The Rabbis of the Mishnah say, “An argument which is for the sake of Heaven will have a positive outcome, and an argument which is not for the sake of Heaven will not have a positive outcome.” The paradigm presented of a sincere argument “is the dispute between Hillel and Shamai. And what was not for the sake of Heaven? The dispute of Korach and his men” [Avot 5:20].
The Rabbis fail to mention Moshe, Korach’s antagonist, as they had mentioned Hillel’s opponent, Shamai. Why do they write asymmetrically, as if Korach was disagreeing with his own group?
The most common answer is that a major indication of Korach’s insincerity was the infighting amongst his followers. Korach and his men each had their own motives and fought not only against Moshe but among themselves, as well. Another popular explanation is that since Hillel and Shamai were both genuine, it makes sense to list them each as members of a sincere dispute. However, in the case of Korach against Moshe, it was only Korach who was insincere. Moshe was not engaged in an artificial fight and therefore his name is not mentioned here.
Perhaps the reason why Moshe is not listed as the other side of Korach’s fight is because from Korach’s point of view Moshe’s perspective did not exist. When someone is engaged in a fight that they just want to win rather than wanting the truth, they close out the other side.
This applies in every phase and arena of life. Most people want their political party, sports team, religion, sub-group within religion, and sub-group within sub-group of religion to emerge victorious, period. As a teacher, my experience is that many of my students just want a higher grade, while a select others truly wish to understand why I saw fit to take off points. The truly spiritual and sincere person who wishes to fulfill God’s will, fights honestly for the truth. Within that fight for truth he acknowledges the possibility of his own error and grants truth even when it rests on the other side of the party line.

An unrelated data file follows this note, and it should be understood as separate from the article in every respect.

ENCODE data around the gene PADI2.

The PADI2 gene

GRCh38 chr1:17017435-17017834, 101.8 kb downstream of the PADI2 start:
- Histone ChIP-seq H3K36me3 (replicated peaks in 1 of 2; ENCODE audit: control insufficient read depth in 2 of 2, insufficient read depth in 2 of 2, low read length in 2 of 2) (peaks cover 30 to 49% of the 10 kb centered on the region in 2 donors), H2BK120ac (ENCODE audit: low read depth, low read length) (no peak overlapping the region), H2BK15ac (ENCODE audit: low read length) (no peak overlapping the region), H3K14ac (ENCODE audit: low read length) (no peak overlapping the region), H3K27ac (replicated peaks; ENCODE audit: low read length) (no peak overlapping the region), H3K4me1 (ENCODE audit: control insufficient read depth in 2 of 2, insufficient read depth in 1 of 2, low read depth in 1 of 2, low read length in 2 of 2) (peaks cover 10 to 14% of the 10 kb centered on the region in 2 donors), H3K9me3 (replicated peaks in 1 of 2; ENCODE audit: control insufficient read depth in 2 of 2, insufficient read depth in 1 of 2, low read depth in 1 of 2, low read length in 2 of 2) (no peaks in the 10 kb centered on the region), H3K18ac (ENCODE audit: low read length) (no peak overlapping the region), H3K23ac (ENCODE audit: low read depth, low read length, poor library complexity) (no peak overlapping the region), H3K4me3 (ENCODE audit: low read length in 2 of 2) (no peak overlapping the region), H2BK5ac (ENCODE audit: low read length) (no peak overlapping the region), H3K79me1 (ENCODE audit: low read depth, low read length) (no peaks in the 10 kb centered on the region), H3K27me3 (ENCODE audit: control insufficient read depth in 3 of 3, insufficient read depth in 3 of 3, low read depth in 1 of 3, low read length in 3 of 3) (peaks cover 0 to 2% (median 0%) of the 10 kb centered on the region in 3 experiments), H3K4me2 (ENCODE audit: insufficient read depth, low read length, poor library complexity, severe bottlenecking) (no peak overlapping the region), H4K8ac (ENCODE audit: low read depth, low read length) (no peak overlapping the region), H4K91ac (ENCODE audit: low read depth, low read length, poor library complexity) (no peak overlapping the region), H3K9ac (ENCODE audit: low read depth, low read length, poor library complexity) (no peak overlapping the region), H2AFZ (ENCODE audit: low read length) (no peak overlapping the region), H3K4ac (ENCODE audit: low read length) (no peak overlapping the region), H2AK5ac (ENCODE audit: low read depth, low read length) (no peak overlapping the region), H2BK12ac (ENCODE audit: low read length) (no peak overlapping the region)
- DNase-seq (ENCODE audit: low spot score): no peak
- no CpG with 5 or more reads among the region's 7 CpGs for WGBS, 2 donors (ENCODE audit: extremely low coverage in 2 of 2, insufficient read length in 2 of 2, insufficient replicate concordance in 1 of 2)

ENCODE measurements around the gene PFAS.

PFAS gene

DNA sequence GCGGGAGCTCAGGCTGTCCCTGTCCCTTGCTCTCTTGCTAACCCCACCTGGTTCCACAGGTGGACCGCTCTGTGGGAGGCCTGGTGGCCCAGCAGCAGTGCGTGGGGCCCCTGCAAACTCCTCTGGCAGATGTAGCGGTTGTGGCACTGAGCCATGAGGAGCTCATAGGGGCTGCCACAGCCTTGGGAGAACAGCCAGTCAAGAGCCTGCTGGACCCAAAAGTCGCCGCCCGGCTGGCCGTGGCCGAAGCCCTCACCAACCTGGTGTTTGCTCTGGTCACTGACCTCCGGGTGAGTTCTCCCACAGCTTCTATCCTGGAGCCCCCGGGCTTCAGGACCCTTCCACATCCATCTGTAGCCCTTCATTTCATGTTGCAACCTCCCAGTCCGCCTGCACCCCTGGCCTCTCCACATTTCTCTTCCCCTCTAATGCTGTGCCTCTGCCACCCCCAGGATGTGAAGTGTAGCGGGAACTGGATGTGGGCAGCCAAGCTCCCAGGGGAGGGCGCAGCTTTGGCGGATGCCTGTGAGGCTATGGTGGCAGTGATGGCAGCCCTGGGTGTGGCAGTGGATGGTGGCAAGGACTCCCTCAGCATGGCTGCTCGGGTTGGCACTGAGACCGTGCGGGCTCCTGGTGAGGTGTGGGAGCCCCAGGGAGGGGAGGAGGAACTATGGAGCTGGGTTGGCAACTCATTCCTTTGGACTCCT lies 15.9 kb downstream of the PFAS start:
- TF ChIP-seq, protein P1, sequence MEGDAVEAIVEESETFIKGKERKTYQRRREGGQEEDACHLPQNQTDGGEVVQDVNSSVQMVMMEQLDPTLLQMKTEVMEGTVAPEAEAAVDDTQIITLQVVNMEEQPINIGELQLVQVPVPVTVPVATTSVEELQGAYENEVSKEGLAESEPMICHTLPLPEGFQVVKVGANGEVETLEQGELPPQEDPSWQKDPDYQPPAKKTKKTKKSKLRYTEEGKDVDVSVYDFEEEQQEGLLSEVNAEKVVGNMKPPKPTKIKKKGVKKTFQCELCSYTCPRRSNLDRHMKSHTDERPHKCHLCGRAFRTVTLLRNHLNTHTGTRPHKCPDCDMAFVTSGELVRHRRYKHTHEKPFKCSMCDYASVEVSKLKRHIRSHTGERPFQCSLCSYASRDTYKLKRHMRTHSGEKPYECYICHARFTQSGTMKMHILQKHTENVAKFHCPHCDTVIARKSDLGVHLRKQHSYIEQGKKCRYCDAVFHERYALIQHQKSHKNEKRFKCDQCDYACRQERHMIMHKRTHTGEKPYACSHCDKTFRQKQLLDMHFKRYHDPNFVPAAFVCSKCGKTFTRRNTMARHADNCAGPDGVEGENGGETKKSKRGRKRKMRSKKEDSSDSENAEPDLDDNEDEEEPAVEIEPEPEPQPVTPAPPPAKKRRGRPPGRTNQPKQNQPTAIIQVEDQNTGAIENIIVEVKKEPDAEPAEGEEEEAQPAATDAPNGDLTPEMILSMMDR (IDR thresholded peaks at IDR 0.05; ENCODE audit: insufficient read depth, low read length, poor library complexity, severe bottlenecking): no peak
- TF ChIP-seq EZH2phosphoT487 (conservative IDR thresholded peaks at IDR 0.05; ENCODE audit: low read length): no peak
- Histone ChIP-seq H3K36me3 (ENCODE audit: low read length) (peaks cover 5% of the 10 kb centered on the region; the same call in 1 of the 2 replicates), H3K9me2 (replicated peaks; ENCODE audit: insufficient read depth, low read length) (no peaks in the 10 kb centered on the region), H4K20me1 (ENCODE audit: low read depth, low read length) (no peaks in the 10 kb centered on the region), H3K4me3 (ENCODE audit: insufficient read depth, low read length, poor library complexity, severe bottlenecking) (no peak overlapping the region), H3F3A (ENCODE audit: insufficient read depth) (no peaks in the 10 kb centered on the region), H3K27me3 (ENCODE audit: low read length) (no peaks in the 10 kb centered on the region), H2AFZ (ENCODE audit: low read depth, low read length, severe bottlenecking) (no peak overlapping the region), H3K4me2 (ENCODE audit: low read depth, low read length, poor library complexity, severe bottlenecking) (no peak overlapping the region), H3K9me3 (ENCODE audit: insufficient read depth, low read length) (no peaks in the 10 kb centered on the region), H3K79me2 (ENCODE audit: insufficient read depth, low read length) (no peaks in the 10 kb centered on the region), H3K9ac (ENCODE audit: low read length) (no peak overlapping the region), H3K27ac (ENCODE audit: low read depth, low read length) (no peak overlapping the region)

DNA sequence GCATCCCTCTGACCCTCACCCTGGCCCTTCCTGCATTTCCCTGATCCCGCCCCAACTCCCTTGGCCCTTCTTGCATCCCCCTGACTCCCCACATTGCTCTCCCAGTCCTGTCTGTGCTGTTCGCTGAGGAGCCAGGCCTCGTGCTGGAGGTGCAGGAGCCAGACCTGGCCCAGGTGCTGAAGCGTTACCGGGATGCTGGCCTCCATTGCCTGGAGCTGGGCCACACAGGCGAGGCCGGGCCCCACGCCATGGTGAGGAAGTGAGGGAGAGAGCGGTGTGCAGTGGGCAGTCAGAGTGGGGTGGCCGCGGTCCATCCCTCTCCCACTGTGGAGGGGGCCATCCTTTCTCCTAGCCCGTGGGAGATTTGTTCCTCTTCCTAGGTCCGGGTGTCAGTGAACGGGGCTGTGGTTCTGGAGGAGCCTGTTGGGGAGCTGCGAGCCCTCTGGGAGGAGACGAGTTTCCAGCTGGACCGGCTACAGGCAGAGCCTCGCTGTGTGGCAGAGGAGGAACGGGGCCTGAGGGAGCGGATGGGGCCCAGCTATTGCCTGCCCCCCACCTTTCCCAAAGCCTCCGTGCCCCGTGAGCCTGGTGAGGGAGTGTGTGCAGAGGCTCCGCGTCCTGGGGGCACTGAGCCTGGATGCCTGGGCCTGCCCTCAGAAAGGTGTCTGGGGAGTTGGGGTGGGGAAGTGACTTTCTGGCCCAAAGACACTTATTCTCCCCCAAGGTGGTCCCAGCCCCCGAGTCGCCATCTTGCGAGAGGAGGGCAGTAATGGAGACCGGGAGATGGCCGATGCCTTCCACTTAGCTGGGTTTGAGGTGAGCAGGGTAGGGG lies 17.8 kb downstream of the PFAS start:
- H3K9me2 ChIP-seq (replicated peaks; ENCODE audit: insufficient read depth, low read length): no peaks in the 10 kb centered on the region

When I was 17 and studying in Israel, I was primed to meet with the rabbi of the shul in which I grew up. He had been sent by my parents to convince me to go back to America. I was ready to explain why I was planning to stay in Israel, even against my parents’ will. On my way to the rabbi, I told a friend, “I’m off to an argument and I hope I win.” My friend said that he was sure I would not win. I was incredulous. Yet, he made a strong point, saying, “If you have a discussion you can get somewhere, if you have an argument you never win.” This Mishnah explains that an argument can be won if it is a sincere discussion with ears attuned to the other side.
When Moshe responds to Korach, he makes curious use of the same words that Korach said to him [Numbers 16:3-7]: “Rav lachem — it is enough for you.” Moshe tried to show Korach, by repeating Korach’s own phrase, that there was another side to the story. Korach could not, would not, allow himself to hear his own words echoed back to him from a different vantage point. This is often the case if someone is not open; they are unwilling to allow the other side the same right that they have to an opinion.
The sincerity of Hillel and Shamai trickled down to their students. The Mishnah in Yevamot [13a] says that although their two schools disagreed about major elements of Jewish law, the communities of Hillel and of Shamai were friends with each other and did not hesitate to marry one another. The Gemorah says that the reason why we follow the view of Beit Hillel is because they would study the opinions of Beit Shamai even before they delved into their own viewpoints [Eruvin 13a].
In a related note, the Talmud is sometimes puzzled by a statement made by a rabbi that didn’t seem to fit with his just stated standpoint. The Talmud’s resolution of this apparent inconsistency is that sometimes, in his earnest search for truth, a rabbi would enter the thinking of his opponent and speak l’divreihem — from the point of view of the other side.
The lesson of Parshat Korach is that when we conflict with others we must do it solely for the sake of Heaven. This applies to ethical, political, and religious issues of global import. It would serve us well to wisely take note even when we differ with others over seemingly mundane matters. What is the litmus test by which we can gauge if we are voicing our opinion for the sake of Heaven? Whenever we disagree with others we should truthfully answer one simple question, “Do I hear the other side?”
Rabbi Neil Fleischmann is director of Torah guidance at The Frisch School as well as a writer and poet whose work can be found here.